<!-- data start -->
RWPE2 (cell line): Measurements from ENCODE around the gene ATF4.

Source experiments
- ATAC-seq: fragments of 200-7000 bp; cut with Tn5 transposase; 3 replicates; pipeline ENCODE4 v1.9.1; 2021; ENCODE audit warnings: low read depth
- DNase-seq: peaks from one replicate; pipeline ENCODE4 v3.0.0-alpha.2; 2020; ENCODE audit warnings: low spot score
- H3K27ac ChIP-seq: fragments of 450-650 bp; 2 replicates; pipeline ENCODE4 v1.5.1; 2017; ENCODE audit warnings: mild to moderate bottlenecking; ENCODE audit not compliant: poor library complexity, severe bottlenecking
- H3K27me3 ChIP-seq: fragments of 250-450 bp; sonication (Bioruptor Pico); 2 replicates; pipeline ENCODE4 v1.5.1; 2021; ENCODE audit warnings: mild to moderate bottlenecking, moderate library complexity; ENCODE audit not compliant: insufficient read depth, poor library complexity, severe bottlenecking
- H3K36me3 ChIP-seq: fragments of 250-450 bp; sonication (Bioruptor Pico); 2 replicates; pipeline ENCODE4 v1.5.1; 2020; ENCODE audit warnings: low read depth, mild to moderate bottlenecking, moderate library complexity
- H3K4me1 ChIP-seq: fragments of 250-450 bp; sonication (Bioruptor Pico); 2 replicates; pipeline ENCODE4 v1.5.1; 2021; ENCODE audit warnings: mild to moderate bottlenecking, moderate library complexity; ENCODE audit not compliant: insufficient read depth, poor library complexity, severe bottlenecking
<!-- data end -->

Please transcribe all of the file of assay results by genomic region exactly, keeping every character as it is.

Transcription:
RWPE2 (cell line): Measurements from ENCODE around the gene ATF4.

Source experiments
- ATAC-seq: fragments of 200-7000 bp; cut with Tn5 transposase; 3 replicates; pipeline ENCODE4 v1.9.1; 2021; ENCODE audit warnings: low read depth
- DNase-seq: peaks from one replicate; pipeline ENCODE4 v3.0.0-alpha.2; 2020; ENCODE audit warnings: low spot score
- H3K27ac ChIP-seq: fragments of 450-650 bp; 2 replicates; pipeline ENCODE4 v1.5.1; 2017; ENCODE audit warnings: mild to moderate bottlenecking; ENCODE audit not compliant: poor library complexity, severe bottlenecking
- H3K27me3 ChIP-seq: fragments of 250-450 bp; sonication (Bioruptor Pico); 2 replicates; pipeline ENCODE4 v1.5.1; 2021; ENCODE audit warnings: mild to moderate bottlenecking, moderate library complexity; ENCODE audit not compliant: insufficient read depth, poor library complexity, severe bottlenecking
- H3K36me3 ChIP-seq: fragments of 250-450 bp; sonication (Bioruptor Pico); 2 replicates; pipeline ENCODE4 v1.5.1; 2020; ENCODE audit warnings: low read depth, mild to moderate bottlenecking, moderate library complexity
- H3K4me1 ChIP-seq: fragments of 250-450 bp; sonication (Bioruptor Pico); 2 replicates; pipeline ENCODE4 v1.5.1; 2021; ENCODE audit warnings: mild to moderate bottlenecking, moderate library complexity; ENCODE audit not compliant: insufficient read depth, poor library complexity, severe bottlenecking